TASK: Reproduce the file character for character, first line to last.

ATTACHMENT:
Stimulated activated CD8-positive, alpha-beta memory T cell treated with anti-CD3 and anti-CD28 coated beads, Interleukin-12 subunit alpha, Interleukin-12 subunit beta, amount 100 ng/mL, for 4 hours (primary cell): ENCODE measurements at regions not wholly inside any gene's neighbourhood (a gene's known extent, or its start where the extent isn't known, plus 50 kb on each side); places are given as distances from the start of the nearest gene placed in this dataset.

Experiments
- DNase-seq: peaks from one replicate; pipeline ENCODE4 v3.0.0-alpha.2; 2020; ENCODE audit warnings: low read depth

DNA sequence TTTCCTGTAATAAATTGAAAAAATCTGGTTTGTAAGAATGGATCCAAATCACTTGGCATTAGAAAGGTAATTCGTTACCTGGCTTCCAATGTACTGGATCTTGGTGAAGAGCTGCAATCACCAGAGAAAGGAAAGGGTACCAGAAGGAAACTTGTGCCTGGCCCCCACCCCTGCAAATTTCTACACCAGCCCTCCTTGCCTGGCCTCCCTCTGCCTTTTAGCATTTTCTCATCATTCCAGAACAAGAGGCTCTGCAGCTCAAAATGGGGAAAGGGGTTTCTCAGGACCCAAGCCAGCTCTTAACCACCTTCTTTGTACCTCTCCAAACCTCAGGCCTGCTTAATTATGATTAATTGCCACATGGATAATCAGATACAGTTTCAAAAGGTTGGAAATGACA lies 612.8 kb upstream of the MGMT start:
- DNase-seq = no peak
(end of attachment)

Stimulated activated CD8-positive, alpha-beta memory T cell treated with anti-CD3 and anti-CD28 coated beads, Interleukin-12 subunit alpha, Interleukin-12 subunit beta, amount 100 ng/mL, for 4 hours (primary cell): ENCODE measurements at regions not wholly inside any gene's neighbourhood (a gene's known extent, or its start where the extent isn't known, plus 50 kb on each side); places are given as distances from the start of the nearest gene placed in this dataset.

Experiments
- DNase-seq: peaks from one replicate; pipeline ENCODE4 v3.0.0-alpha.2; 2020; ENCODE audit warnings: low read depth

DNA sequence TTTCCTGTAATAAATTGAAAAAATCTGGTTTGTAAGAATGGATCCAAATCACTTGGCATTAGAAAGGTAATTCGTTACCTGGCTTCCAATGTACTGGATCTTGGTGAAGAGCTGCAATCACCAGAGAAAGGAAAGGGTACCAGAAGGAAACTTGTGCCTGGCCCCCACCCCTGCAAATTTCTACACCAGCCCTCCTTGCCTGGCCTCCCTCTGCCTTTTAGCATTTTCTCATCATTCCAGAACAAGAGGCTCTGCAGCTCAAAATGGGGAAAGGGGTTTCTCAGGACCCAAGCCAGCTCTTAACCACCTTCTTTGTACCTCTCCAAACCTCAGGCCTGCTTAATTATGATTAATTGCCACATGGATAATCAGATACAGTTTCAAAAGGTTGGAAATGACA lies 612.8 kb upstream of the MGMT start:
- DNase-seq = no peak